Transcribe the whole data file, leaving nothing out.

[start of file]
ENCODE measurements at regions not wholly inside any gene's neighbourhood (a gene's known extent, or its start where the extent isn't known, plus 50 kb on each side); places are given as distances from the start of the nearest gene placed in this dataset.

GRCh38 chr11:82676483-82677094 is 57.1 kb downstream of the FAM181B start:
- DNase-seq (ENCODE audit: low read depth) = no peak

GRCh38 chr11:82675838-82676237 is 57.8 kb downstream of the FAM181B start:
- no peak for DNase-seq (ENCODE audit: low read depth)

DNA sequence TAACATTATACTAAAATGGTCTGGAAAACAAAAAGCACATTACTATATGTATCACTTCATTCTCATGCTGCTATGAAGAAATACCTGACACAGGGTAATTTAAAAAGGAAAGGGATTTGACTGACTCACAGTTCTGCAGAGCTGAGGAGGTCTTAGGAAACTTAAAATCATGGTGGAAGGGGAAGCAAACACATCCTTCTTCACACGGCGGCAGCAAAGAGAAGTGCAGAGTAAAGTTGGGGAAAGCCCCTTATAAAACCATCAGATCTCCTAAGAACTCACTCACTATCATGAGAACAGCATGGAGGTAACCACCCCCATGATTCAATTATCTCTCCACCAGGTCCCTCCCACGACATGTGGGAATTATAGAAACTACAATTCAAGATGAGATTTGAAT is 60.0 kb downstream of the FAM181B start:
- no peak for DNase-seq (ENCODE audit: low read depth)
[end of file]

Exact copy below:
ENCODE measurements at regions not wholly inside any gene's neighbourhood (a gene's known extent, or its start where the extent isn't known, plus 50 kb on each side); places are given as distances from the start of the nearest gene placed in this dataset.

GRCh38 chr11:82676483-82677094 is 57.1 kb downstream of the FAM181B start:
- DNase-seq (ENCODE audit: low read depth) = no peak

GRCh38 chr11:82675838-82676237 is 57.8 kb downstream of the FAM181B start:
- no peak for DNase-seq (ENCODE audit: low read depth)

DNA sequence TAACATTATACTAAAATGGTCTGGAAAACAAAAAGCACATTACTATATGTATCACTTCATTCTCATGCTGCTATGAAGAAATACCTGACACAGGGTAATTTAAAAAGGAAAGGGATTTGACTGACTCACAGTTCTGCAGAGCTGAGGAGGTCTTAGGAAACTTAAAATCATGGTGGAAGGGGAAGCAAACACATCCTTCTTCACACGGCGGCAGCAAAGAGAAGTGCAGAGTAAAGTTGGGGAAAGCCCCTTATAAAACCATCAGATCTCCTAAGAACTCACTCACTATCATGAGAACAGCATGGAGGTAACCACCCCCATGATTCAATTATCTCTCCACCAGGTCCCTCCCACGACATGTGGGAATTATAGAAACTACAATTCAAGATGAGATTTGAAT is 60.0 kb downstream of the FAM181B start:
- no peak for DNase-seq (ENCODE audit: low read depth)